India is known to be the home of diverse culture and religion. Center to the diverse and rich Indian heritage are the various festivals celebrated by people in different regions of the country. One such festival is Holi or also known as the “festival of colors.”The festival is celebrated on the day after the full moon day which is known as Phalguna as per the Hindu calendar. In ancient times, Holi was celebrated to mark the arrival of the spring season as an agricultural festival.
Today Holi is celebrated over a span of two days and marks the triumph of good over evil. The festival has a deep religious significance and is rooted in Hindu mythology. Legend has it that an evil king by the name of Hiranyakashipu prevented his son, Prahlad from worshipping Lord Vishnu. However, Prahlad was a devotee of the deity. Angered by this, the evil king ordered that Prahlad isseated on a pyre with his evil aunt Holika.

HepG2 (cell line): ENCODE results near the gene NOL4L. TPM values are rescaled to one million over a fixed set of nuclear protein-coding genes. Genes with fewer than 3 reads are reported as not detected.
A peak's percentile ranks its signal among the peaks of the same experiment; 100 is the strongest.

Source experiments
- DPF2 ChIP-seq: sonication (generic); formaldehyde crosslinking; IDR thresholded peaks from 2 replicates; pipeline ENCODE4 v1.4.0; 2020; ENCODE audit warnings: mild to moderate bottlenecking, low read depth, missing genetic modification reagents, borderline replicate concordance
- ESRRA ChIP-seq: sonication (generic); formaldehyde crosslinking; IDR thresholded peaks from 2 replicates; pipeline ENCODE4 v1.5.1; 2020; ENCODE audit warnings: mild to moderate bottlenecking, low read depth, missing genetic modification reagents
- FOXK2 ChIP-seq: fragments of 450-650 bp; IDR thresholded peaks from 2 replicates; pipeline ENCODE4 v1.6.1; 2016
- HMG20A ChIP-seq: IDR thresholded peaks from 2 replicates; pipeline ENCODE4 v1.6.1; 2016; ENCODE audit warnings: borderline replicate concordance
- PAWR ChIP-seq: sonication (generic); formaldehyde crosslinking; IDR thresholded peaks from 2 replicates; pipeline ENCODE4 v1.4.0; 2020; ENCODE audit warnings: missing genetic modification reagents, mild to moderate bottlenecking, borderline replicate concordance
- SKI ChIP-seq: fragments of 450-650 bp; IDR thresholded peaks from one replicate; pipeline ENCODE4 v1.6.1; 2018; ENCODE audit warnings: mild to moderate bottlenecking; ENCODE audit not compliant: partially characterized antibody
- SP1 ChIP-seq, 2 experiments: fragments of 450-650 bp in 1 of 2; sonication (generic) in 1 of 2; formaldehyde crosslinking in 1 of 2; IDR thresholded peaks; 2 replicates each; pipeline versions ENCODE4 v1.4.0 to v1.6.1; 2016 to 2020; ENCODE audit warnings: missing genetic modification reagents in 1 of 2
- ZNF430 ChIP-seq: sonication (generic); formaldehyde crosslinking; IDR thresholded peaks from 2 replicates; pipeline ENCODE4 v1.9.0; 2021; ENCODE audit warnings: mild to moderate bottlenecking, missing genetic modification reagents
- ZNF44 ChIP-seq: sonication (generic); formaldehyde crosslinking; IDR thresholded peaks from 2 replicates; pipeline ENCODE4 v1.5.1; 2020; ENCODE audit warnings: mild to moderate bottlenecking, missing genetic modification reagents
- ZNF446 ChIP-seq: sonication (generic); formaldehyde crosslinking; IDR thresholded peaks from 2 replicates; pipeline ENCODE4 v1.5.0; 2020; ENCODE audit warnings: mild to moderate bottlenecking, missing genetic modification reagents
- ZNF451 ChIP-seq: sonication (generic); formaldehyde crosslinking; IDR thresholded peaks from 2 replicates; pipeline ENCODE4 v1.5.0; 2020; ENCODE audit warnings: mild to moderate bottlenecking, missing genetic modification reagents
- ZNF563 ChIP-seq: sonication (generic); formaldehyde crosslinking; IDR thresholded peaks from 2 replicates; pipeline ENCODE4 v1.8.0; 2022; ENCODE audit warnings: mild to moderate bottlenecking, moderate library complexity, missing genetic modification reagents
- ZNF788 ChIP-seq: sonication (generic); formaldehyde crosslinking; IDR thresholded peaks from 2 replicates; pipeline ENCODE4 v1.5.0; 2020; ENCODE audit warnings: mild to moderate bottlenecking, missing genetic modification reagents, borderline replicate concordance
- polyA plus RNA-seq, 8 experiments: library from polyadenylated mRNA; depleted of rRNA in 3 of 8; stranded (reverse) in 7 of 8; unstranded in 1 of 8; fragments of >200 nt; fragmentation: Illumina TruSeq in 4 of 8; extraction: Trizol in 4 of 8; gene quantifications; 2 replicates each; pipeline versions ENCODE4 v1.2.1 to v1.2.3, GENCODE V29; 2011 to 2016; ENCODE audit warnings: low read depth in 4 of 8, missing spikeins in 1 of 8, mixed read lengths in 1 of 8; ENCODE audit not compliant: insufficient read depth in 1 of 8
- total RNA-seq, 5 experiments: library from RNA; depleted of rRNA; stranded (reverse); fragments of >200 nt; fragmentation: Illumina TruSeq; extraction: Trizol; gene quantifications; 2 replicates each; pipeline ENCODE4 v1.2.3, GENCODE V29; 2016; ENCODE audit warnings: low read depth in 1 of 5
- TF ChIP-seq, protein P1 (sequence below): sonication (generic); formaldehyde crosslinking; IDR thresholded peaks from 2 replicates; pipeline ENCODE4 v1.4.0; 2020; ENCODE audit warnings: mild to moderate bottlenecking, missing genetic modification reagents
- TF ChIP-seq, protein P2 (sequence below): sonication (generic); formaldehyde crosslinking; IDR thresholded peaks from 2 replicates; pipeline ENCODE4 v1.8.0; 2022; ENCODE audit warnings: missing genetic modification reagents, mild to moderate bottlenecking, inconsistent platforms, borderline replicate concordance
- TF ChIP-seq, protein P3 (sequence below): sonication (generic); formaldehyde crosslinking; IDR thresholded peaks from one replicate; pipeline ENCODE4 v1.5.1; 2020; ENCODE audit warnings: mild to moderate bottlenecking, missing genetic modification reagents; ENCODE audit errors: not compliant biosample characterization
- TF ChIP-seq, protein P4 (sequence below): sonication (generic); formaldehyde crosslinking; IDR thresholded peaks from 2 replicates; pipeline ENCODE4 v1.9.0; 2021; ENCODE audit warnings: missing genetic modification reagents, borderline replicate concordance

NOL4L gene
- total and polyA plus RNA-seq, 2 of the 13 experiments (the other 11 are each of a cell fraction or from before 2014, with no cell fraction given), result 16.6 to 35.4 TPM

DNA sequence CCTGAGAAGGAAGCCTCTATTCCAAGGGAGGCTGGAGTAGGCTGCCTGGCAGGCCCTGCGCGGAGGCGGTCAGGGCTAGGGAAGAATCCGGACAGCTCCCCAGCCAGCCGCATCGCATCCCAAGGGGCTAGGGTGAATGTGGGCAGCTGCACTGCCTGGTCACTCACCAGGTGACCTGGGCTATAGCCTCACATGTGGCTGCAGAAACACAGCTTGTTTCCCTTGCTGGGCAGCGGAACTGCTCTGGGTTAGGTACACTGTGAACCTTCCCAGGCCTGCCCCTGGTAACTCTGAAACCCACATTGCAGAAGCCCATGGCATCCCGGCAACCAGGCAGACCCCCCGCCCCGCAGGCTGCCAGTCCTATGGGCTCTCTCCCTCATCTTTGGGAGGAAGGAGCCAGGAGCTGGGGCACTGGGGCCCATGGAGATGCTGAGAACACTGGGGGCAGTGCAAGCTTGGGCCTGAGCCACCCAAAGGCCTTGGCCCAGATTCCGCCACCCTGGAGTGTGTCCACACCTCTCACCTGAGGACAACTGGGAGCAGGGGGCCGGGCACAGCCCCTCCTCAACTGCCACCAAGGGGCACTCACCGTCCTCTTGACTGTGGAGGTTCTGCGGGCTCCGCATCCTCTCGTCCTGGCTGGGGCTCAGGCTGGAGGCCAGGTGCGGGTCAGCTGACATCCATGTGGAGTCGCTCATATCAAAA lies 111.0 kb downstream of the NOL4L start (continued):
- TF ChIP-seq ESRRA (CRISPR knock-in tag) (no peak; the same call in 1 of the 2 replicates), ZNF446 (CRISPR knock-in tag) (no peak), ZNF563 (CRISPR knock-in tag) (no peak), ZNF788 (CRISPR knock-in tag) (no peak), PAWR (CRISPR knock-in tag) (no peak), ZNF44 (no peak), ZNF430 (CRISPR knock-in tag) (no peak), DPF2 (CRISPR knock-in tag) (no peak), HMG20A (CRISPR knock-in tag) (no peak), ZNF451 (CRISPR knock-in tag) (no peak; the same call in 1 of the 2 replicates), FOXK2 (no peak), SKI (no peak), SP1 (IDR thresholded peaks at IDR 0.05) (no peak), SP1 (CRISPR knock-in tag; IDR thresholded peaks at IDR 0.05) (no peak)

Everyone was taken by surprise when Holika was burnt down to ashes while the Lord Vishnu devotee escaped from the fire without even a single scar on his body.It is this burning of the evil Holika which is celebrated as the festival across the nation.This is the first day of the festival where people arrange a public bonfire to celebrate the festival. Those who celebrate Holi come out in the streets and apply powdered colors of different types on their friends and family. People tend to lose themselves completely free during the celebrations. It is a pleasant site to watch where people from different backgrounds gather to celebrate the festival of colors irrespective of sex, age, color, etc. Once everyone has played with colors, they go back to their homes and clean themselves up. Post this, people wear new clothes and go to each other’s homes where they exchange various gifts and sweets.